In this study, we extensively explored the functions of MTDH in lung and colorectal cancers with both genetically modified spontaneous tumor models and xenograft/allograft models. The results indicate that MTDH promotes lung and colorectal cancer progression and metastasis with distinct mechanisms. More importantly, we identified MTDH-specific LNA-modified ASOs that potently inhibit MTDH expression in vivo. Targeting MTDH with LNA-modified ASOs significantly inhibits lung and colorectal cancer progression and metastasis, suggesting MTDH-specific ASOs as a promising therapeutic strategy to treat lung, colorectal, breast and other cancers.
Previous studies indicated that MTDH is upregulated during colorectal cancer progression in patients (51). Its genetic variants have also been observed in colorectal cancer patient samples (52), indicating that MTDH is involved in colorectal cancer progression. In vitro studies also revealed that MTDH promotes the tumorigenesis and migration of colorectal carcinoma cells (53, 54). Consistent with these in vitro findings and clinical correlations, our genetic model of spontaneous mouse intestinal cancer models that mimic Wnt-induced colorectal cancer in patients showed a critical role of MTDH for cancer progression and metastasis in vivo (Fig. 1). Mechanistically, MTDH binds to and facilitates β-catenin nuclear translocation, and thus, elevates the activation of Wnt signaling. Consistent with our findings, positive correlation between MTDH and nuclear location of β-catenin has also been observed in patient samples (54). Moreover, MTDH high expression is correlated with worse survival in colorectal cancer patients (Supplementary Fig. S1G).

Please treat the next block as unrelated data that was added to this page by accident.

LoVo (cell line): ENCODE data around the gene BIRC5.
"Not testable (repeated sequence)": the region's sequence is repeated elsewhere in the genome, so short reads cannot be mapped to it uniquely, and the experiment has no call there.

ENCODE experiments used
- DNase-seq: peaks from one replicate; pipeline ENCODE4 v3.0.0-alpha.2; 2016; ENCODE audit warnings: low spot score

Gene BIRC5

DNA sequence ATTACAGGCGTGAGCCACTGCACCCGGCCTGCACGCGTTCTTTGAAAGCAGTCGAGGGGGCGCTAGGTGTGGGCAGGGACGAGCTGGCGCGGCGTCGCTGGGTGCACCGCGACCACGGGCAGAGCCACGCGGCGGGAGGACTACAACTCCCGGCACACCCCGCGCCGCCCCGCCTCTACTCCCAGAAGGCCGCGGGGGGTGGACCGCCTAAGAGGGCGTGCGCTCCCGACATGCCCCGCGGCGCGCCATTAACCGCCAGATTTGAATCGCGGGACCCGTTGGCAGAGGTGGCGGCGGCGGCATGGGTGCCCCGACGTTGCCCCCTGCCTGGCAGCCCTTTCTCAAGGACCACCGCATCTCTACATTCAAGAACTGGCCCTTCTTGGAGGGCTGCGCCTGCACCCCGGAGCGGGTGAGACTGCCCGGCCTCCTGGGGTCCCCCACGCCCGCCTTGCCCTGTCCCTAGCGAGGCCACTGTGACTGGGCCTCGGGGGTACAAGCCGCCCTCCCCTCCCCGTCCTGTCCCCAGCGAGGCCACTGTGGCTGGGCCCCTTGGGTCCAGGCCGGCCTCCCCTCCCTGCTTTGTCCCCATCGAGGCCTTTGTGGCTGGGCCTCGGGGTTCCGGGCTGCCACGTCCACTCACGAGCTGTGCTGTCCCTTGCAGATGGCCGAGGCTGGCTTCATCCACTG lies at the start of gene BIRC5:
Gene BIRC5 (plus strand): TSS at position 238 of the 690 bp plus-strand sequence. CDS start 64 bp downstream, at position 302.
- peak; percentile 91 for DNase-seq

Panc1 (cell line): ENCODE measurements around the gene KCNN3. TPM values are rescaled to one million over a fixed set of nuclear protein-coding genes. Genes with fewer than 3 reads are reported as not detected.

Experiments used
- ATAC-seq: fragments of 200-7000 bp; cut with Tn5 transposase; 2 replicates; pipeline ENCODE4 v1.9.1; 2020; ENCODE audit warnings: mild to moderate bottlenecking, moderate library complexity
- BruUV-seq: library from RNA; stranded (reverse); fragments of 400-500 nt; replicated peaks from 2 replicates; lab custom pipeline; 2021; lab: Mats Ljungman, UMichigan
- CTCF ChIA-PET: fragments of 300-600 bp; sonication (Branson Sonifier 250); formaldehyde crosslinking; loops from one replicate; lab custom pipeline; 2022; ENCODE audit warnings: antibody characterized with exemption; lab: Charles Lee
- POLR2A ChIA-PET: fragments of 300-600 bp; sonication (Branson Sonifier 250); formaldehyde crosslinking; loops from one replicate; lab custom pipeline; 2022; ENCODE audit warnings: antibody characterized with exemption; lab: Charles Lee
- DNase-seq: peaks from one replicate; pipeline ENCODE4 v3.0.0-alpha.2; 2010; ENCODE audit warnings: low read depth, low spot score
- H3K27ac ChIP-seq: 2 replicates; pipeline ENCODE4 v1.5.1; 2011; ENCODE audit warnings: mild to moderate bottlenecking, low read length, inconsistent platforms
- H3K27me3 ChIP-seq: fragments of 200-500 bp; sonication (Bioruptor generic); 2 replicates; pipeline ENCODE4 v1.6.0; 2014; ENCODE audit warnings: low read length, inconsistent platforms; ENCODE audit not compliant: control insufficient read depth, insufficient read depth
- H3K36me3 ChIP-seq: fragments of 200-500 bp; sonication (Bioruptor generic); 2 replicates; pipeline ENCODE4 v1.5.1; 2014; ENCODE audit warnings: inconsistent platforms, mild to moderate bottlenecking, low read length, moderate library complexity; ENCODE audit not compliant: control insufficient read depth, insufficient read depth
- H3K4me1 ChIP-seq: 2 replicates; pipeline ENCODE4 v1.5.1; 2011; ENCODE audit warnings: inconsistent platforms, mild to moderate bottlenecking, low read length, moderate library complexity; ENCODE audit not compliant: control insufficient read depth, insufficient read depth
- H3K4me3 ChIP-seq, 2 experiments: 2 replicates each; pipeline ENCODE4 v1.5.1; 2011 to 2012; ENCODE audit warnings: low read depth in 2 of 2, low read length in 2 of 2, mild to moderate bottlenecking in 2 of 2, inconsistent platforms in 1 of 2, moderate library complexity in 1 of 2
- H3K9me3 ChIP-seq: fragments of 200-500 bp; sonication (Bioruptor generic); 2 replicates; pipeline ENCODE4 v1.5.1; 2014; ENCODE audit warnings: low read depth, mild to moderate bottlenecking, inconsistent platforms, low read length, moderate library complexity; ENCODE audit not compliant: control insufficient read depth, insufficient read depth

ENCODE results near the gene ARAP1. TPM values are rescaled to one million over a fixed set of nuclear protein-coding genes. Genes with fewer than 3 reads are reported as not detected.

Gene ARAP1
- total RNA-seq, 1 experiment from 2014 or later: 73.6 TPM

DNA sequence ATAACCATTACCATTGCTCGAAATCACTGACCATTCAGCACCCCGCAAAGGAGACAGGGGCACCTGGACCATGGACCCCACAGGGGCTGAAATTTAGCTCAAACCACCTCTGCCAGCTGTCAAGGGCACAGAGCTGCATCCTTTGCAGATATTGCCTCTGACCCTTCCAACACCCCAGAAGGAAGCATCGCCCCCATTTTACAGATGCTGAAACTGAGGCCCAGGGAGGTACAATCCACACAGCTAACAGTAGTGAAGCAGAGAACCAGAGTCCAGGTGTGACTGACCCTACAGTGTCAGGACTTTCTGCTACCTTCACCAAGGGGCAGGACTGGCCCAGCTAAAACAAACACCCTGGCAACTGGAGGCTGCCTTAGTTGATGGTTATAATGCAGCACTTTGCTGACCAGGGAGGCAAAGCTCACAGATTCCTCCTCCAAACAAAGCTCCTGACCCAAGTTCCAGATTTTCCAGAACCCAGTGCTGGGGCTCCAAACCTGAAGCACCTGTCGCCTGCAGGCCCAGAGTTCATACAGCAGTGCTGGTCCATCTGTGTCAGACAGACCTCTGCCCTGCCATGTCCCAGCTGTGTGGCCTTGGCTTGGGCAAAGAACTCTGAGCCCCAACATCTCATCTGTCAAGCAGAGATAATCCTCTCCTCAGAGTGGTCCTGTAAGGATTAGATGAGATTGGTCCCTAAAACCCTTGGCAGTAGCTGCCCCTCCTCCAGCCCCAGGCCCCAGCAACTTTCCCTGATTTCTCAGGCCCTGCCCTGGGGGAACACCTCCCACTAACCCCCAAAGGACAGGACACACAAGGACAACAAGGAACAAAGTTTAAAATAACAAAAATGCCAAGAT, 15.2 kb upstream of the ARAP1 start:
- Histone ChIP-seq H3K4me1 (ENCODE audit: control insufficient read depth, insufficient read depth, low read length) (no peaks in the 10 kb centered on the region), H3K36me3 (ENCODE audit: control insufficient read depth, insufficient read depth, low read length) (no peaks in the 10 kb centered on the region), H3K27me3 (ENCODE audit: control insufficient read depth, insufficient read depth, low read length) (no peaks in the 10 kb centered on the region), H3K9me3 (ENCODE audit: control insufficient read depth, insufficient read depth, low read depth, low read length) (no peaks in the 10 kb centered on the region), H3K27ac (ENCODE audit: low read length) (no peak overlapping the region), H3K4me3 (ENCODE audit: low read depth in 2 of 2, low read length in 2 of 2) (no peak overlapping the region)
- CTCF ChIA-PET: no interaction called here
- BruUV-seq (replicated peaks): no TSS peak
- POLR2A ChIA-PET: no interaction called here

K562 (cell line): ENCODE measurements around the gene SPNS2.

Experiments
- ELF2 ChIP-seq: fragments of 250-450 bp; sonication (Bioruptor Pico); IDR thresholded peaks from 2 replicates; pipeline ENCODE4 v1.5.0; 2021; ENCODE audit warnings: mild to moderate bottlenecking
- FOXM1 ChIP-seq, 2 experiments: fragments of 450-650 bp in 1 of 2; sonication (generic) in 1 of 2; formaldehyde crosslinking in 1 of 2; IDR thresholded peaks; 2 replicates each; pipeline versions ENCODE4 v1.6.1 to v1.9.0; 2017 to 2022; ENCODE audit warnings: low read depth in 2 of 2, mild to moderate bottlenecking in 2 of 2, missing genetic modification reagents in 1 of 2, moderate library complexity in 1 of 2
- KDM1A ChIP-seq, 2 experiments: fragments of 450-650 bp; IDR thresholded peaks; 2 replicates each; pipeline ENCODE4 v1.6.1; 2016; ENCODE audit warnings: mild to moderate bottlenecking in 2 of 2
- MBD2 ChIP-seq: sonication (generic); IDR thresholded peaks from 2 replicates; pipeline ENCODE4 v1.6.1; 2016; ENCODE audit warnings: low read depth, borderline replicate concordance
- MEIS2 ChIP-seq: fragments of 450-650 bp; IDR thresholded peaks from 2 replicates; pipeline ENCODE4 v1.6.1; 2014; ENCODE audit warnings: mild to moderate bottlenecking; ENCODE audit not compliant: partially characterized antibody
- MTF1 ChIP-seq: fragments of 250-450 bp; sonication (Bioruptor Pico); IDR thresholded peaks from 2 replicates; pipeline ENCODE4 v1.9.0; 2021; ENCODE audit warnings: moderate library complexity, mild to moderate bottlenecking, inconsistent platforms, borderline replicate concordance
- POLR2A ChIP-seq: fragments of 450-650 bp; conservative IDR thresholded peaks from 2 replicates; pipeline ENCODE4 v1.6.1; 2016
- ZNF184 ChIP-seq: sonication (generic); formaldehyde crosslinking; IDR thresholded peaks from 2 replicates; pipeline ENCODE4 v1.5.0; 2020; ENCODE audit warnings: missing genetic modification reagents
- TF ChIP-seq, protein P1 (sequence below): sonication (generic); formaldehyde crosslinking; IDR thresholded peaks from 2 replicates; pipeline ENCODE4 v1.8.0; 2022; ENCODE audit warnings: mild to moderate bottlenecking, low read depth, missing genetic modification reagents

The involvement of MTDH in Wnt/β-catenin signaling has not only been identified in colorectal cancer, but also in other cancers, such as glioma (37), liver cancer (36, 55), and gastric cancer (56). However, in liver and gastric cancers, MTDH activates Wnt signaling by upregulating the expression of LEF1 or β-catenin (55, 56) rather than by directly binding to and facilitating the nuclear translocation of β-catenin. In our study, we observed a direct interaction of MTDH with β-catenin, which is consistent with previous studies (37, 54). Moreover, we found that MTDH binds even stronger to activate β-catenin (Fig. 2H). Taken together, the findings from our study and others established a key role of MTDH for Wnt activation by facilitating the nuclear translocation of activated β-catenin during colorectal cancer progression and metastasis.
In addition to Wnt/β-catenin signaling, other pathways, such as NF-κB (51), apoptosis (19, 22), and AMPK (53) have also been proposed to explain the MTDH-dependent promotion of cancer development. These findings suggest a multifaceted role of MTDH in affecting multiple cancer-related pathways and functions during tumor progression in diverse cancer types. In line with this notion, we found that MTDH promotes lung cancer progression by suppressing T cell infiltration, which is distinct from its role in colorectal cancer. Moreover, given the fact that we observed reduced PD-L1 expressions in MTDH-KD LLC1 tumors, in which the host MTDH has not been altered, we believe that MTDH-induced reduction of cytotoxic T infiltration is likely through a tumor intrinsic pathway. However, we cannot exclude the possibility that stroma MTDH may also be involved in regulating T cell response to tumors, which may be a subject of investigation in future studies.